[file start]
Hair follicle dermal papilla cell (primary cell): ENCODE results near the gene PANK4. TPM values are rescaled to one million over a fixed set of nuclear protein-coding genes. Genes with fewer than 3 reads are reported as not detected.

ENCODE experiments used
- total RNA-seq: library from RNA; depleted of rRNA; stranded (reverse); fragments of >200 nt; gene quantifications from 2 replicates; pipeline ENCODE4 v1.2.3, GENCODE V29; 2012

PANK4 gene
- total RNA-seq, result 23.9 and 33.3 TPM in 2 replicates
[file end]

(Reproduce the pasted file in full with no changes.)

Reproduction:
Hair follicle dermal papilla cell (primary cell): ENCODE results near the gene PANK4. TPM values are rescaled to one million over a fixed set of nuclear protein-coding genes. Genes with fewer than 3 reads are reported as not detected.

ENCODE experiments used
- total RNA-seq: library from RNA; depleted of rRNA; stranded (reverse); fragments of >200 nt; gene quantifications from 2 replicates; pipeline ENCODE4 v1.2.3, GENCODE V29; 2012

PANK4 gene
- total RNA-seq, result 23.9 and 33.3 TPM in 2 replicates